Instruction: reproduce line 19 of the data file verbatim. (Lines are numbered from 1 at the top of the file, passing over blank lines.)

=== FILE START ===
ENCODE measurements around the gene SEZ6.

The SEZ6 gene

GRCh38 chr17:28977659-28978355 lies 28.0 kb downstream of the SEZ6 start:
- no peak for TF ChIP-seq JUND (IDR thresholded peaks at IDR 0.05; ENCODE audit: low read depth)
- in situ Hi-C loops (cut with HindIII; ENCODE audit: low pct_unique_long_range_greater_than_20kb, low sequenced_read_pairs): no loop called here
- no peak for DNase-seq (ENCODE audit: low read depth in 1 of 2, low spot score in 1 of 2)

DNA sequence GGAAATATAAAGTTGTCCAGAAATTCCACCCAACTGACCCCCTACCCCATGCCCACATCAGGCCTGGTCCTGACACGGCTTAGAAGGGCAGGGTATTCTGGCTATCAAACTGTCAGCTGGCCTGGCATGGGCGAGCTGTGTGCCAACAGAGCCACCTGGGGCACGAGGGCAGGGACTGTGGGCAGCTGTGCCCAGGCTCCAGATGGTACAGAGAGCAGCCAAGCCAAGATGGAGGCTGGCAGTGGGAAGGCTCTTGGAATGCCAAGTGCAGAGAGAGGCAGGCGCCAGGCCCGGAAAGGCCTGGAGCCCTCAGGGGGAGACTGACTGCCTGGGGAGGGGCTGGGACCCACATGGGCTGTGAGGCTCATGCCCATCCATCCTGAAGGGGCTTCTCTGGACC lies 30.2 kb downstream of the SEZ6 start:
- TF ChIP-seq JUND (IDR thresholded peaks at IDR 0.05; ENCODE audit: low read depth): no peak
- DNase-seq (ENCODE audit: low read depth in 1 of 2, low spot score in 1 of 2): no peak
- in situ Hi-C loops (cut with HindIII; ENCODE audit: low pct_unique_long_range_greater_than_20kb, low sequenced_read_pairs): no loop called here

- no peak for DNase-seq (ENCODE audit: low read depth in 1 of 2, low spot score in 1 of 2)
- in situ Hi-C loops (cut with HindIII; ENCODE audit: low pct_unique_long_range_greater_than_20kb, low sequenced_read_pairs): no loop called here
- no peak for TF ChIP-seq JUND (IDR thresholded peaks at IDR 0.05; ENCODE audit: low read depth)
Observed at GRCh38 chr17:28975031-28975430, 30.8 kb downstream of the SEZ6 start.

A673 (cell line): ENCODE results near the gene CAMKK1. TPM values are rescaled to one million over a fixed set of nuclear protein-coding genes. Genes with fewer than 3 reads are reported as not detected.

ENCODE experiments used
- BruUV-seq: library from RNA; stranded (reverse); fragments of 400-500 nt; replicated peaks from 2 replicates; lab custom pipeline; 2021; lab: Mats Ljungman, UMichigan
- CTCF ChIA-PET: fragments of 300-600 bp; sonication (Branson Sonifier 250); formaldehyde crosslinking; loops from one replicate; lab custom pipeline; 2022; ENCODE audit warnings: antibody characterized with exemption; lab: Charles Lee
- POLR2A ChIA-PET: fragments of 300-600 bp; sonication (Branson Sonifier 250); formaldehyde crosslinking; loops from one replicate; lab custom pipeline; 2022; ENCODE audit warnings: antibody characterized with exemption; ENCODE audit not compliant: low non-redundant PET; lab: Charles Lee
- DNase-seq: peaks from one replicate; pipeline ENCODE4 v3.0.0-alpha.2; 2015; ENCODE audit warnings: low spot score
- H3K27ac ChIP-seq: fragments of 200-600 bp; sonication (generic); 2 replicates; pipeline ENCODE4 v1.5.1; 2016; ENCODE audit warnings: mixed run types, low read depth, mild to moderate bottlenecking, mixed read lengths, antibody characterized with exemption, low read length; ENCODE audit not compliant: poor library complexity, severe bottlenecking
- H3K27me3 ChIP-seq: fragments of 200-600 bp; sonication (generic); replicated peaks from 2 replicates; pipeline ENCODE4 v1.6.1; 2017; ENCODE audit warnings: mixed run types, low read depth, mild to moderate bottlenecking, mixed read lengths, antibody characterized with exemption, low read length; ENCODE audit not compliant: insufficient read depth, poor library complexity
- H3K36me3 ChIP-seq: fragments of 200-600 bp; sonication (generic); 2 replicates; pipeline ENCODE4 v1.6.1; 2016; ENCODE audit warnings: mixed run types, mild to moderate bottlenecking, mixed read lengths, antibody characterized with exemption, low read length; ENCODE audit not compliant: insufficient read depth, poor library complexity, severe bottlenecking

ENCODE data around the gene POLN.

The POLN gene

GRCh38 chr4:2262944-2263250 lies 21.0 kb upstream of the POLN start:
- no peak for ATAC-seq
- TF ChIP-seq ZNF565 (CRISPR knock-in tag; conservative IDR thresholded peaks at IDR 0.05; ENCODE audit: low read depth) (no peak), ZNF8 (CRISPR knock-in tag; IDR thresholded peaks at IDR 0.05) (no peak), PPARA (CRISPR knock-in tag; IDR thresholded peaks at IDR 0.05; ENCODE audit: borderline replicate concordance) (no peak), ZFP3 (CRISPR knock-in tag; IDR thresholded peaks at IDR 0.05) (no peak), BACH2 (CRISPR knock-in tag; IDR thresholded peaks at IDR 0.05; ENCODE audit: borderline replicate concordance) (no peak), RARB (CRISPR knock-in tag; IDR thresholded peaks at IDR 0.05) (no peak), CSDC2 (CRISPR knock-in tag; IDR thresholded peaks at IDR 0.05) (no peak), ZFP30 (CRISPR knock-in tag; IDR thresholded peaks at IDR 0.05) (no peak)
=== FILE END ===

- POLR2A ChIA-PET: fragments of 300-600 bp; sonication (Branson Sonifier 250); formaldehyde crosslinking; loops from one replicate; lab custom pipeline; 2022; ENCODE audit warnings: antibody characterized with exemption; ENCODE audit not compliant: low non-redundant PET; lab: Charles Lee